Students who packed Beury Beach on Thursday may have seen a nine-foot display of brightly colored t-shirts blowing in the breeze, bearing positive messages for sexual assault and abuse survivors.
“I didn’t know it was an event, but it’s awesome to look around, and I love the support that they’re trying to give for students,” said Cassidy Paz, a freshman psychology major who had just walked by the Bell Tower.
The Clothesline Project event, part of the Wellness Resource Center’s plans to commemorate Sexual Assault Awareness Month, featured t-shirt artwork in an effort to elevate survivors’ voices and the resources available to them.
Temple began participating in the Clothesline Project in 2012, and has since gathered more than 400 shirts from survivors in the university community.
“All of these shirts have been created by current and former Temple students over the past probably about 10 years,” said Liz Zadnick, director of the Wellness Resource Center. “And we try to bring the campus community together in support of healing, of hope, of social change.”
The Student Activists Against Sexual Assault hosted a table at the event where community members could design a shirt. Several attendees chose to write an encouraging note to stick to SAASA’s poster board, which allowed people to anonymously show their support for victims and survivors.
“It’s just a really powerful but, like, great way to showcase survivors and positive messages,” said Ava Senne, a member of SAASA who was at the event.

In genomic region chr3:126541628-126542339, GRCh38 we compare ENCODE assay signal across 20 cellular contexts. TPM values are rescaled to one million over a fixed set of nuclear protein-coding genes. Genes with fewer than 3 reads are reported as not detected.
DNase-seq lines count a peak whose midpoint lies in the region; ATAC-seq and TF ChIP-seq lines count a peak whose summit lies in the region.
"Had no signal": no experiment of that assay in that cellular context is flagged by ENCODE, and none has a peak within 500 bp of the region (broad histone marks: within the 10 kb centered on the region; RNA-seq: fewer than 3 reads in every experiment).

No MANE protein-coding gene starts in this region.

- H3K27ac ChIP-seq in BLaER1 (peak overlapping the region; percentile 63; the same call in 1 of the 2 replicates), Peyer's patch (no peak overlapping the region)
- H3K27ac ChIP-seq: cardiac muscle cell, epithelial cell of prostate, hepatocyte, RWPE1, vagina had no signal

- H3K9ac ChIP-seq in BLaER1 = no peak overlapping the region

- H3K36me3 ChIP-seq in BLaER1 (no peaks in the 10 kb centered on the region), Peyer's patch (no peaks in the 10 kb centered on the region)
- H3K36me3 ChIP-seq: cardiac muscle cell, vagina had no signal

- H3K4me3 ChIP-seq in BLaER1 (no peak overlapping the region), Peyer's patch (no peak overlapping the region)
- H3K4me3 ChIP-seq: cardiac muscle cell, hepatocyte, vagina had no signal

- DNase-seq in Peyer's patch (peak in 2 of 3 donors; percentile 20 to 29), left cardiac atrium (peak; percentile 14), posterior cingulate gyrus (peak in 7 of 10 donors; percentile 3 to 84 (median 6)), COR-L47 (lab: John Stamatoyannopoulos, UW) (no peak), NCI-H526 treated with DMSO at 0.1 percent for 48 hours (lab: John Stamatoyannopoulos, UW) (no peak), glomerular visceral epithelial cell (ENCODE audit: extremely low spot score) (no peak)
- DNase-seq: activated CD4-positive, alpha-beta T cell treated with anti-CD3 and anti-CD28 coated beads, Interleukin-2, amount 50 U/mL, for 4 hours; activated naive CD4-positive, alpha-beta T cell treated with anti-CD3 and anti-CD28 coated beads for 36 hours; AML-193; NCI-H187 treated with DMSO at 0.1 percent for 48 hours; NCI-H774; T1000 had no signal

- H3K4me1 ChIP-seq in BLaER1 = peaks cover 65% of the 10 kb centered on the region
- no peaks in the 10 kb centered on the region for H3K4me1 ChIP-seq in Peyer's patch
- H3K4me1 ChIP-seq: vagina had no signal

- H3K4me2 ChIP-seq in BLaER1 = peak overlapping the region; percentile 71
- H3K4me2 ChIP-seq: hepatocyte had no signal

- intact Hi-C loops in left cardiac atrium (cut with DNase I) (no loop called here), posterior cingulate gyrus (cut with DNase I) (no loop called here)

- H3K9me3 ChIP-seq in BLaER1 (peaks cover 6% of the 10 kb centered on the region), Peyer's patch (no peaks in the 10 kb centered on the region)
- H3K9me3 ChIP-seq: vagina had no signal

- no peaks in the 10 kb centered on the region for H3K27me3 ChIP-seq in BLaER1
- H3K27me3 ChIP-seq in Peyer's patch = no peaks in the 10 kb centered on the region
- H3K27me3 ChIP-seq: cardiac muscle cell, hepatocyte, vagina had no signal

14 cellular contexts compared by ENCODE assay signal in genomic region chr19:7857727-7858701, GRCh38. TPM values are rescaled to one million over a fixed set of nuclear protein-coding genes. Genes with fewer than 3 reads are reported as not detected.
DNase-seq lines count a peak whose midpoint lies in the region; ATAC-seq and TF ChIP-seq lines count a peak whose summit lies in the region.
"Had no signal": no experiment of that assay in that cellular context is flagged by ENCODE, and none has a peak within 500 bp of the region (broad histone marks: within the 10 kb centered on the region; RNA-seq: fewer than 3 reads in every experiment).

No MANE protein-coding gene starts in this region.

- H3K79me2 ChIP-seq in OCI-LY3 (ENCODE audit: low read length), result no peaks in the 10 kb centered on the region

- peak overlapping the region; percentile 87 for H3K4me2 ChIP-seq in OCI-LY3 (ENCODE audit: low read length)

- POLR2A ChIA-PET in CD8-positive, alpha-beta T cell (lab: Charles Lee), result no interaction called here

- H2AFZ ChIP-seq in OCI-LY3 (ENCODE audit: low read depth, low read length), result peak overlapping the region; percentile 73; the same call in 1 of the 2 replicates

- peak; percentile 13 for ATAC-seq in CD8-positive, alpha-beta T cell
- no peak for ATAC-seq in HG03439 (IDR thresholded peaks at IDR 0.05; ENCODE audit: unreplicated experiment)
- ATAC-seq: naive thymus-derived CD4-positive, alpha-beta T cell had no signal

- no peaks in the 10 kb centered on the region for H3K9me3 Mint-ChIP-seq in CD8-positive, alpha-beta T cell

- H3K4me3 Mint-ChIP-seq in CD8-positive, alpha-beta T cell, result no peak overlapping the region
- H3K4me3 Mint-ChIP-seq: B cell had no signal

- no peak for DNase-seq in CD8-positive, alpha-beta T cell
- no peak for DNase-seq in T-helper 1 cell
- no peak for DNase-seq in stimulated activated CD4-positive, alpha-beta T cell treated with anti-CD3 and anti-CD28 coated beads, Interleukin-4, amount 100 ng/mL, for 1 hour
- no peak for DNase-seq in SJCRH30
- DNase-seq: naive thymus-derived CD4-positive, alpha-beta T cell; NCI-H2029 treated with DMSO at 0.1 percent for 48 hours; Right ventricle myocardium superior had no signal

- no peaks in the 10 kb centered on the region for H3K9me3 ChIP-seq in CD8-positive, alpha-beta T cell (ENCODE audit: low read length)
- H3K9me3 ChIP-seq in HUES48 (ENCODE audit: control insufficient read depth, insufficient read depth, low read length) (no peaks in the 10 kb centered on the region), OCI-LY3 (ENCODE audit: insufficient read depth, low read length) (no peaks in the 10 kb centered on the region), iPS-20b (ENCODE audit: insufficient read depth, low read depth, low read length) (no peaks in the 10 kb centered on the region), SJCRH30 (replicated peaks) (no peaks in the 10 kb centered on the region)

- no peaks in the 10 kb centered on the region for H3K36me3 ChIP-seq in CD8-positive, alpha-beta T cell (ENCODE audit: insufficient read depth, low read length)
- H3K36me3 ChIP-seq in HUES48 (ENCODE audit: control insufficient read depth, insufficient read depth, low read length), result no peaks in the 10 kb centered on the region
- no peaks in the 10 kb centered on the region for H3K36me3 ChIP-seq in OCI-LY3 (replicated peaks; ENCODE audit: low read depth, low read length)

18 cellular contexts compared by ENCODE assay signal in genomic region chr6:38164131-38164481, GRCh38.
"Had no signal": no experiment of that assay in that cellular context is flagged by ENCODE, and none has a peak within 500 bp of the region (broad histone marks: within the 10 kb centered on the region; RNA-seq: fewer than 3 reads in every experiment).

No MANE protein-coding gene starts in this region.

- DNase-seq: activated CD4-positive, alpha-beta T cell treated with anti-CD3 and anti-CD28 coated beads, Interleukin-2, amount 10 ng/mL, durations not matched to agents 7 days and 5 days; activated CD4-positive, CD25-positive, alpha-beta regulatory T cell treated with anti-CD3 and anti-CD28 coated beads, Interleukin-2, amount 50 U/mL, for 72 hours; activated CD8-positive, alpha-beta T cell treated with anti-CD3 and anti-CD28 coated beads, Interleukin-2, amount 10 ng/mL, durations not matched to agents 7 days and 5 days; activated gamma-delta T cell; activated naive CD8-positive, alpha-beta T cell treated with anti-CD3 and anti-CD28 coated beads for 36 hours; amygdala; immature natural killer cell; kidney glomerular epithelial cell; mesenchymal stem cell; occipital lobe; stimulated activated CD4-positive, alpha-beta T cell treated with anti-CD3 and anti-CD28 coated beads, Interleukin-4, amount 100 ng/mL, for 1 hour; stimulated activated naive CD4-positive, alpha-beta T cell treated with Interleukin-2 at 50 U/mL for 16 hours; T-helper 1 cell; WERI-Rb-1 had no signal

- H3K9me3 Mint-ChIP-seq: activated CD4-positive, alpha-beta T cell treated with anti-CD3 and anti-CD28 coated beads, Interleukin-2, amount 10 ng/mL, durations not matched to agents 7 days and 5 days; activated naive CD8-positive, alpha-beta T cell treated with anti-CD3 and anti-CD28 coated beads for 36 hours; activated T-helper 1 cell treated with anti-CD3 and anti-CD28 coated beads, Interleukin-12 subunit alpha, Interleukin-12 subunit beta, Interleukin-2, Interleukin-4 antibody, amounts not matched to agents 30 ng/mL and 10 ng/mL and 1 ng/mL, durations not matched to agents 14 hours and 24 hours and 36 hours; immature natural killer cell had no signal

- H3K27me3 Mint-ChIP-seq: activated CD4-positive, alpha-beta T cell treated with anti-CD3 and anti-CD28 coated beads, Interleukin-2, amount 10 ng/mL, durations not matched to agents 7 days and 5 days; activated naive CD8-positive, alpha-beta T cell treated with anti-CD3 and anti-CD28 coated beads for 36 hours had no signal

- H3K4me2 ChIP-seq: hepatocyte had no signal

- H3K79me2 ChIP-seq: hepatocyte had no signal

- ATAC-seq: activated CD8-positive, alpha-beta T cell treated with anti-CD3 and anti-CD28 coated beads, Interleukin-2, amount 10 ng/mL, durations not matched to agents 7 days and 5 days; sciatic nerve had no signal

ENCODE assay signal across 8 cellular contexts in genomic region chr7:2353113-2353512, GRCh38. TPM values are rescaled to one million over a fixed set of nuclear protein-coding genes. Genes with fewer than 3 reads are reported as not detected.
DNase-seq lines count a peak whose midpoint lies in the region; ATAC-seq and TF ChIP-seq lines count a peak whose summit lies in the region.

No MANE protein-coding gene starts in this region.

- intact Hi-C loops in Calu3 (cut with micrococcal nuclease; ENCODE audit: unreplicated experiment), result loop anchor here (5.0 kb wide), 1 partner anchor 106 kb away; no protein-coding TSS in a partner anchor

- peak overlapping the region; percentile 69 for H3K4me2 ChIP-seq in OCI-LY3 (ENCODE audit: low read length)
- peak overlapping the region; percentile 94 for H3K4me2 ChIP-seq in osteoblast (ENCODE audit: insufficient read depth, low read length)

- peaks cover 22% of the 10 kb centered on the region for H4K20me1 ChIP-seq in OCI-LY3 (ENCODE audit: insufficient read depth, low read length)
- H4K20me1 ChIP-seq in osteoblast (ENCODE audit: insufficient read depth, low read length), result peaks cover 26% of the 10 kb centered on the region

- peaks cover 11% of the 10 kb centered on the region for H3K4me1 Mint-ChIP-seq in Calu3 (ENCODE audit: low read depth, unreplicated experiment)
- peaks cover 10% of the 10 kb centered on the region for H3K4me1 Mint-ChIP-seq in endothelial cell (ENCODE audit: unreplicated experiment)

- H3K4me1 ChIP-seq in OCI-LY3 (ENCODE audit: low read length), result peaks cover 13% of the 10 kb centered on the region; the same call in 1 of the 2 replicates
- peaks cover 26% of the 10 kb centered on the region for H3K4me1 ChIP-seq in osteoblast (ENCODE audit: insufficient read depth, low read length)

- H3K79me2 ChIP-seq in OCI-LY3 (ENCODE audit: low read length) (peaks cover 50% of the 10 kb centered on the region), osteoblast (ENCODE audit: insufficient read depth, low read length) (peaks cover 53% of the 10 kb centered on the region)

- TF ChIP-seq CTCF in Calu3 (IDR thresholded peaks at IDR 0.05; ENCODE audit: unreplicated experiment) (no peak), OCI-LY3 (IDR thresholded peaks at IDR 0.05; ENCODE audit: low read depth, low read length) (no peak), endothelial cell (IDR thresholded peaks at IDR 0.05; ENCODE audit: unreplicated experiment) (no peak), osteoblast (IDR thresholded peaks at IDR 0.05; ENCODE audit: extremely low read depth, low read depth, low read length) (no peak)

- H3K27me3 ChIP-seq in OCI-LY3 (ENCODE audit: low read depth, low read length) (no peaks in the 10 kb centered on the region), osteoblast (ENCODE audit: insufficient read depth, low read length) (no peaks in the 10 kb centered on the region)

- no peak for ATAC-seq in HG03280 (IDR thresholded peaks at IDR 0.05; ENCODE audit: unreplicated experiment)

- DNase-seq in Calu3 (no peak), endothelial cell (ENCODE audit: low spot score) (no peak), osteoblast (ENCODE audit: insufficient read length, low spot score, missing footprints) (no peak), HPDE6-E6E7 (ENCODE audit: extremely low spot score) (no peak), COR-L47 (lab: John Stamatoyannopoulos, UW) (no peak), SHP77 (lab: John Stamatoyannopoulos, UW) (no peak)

The Clothesline Project started in Massachusetts in 1990 as a way for women to turn faceless sexual assault and domestic violence statistics into education and art. The project was inspired by the AIDS quilt, a 54-ton tapestry which displays decorated fabric panels dedicated to more than 110,000 victims of the AIDS epidemic.
Similarly, The Clothesline Project encourages survivors to design a t-shirt to represent their story, then hang that shirt on a clothesline to display it for people passing by. Approximately between 50,000 and 60,000 shirts have been made worldwide as part of the movement, according to the project’s website.
“So many people at the school have experienced something and have a story,” said Ray Epstein, president of SAASA. “And it’s, it’s kind of cool to see it all in one place. I mean, it’s not cool, but it’s powerful.”
Slightly more than 26 percent of female, 23.1 percent of transgender, genderqueer or gender non-conforming and 6.8 percent of male undergraduate students experience rape or sexual assault, according to the Rape, Abuse, and Incest National Network. Only 20 percent of women report an incident to law enforcement.
Zadnick pointed toward resources, like Tuttleman Counseling Services, Women Organized Against Rape and Our Wave, which had tables at the event, as places for survivors to go for confidential support. Students and staff who approached the tables found free merch and were able to talk to staff from each organization about their offerings.
“We want to remove that stigma and to embrace survivors and help them to know that they have the support of the university as well as the community,” said LaQuisha Anthony, the advocacy coordinator at WOAR.
Veronica Rin, another member of SAASA, hopes for positive social change at Temple.
“I hope people take away the fact that there are other students that are identifying and recognizing that sexual assault is really is a topic that needs to be discussed and handled on campus,” Rin said.
Sexual Assault Awareness Month at Temple will continue with Denim Day on April 26. The Wellness Center will also be hosting Sex Ed Week this upcoming week, with a resource fair on Monday, talks on Tuesday and a research symposium on Thursday.
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